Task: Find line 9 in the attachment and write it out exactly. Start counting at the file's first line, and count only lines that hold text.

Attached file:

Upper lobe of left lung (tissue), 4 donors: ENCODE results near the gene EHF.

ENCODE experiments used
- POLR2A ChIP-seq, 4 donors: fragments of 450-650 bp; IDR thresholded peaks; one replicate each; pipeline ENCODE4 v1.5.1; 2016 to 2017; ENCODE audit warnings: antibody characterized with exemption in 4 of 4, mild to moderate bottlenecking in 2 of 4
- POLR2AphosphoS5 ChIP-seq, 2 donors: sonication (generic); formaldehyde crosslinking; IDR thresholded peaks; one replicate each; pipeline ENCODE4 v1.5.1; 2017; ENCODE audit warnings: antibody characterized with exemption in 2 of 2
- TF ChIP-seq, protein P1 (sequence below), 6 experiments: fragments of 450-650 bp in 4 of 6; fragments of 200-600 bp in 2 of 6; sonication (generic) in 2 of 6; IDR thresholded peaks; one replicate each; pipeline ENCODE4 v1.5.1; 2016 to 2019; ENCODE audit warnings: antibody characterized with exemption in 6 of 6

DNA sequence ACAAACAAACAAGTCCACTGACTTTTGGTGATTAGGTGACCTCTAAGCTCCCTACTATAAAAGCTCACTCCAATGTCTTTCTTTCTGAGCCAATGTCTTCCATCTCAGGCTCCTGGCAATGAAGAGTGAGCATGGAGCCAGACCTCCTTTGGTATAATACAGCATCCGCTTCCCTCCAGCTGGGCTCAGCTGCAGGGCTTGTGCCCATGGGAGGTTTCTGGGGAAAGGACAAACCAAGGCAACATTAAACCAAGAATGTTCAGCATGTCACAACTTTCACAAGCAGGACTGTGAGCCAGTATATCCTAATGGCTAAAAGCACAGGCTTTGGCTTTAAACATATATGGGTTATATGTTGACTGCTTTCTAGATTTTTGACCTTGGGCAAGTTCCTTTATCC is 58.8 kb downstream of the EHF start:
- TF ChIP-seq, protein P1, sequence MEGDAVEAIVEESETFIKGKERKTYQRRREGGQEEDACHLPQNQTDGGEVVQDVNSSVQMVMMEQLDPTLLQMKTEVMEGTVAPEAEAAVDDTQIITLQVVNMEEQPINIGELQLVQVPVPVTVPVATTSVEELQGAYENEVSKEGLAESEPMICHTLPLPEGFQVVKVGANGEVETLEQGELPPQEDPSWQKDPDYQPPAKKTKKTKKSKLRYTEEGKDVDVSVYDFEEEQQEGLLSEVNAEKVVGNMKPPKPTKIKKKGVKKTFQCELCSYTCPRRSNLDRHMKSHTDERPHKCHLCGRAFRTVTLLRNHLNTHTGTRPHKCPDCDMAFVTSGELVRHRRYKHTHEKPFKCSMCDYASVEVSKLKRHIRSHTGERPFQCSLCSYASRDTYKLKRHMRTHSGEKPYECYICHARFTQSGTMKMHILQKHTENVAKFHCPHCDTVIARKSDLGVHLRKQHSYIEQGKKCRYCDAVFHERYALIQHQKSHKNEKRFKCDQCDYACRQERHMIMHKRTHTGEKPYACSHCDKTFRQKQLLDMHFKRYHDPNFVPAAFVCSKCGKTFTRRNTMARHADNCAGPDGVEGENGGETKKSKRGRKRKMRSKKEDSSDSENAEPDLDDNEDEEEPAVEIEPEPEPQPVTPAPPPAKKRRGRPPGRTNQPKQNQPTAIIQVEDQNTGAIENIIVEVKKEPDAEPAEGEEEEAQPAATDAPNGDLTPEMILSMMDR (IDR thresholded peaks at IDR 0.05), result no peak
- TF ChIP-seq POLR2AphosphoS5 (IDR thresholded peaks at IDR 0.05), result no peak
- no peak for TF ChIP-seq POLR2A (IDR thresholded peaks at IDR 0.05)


- no peak for TF ChIP-seq POLR2A (IDR thresholded peaks at IDR 0.05)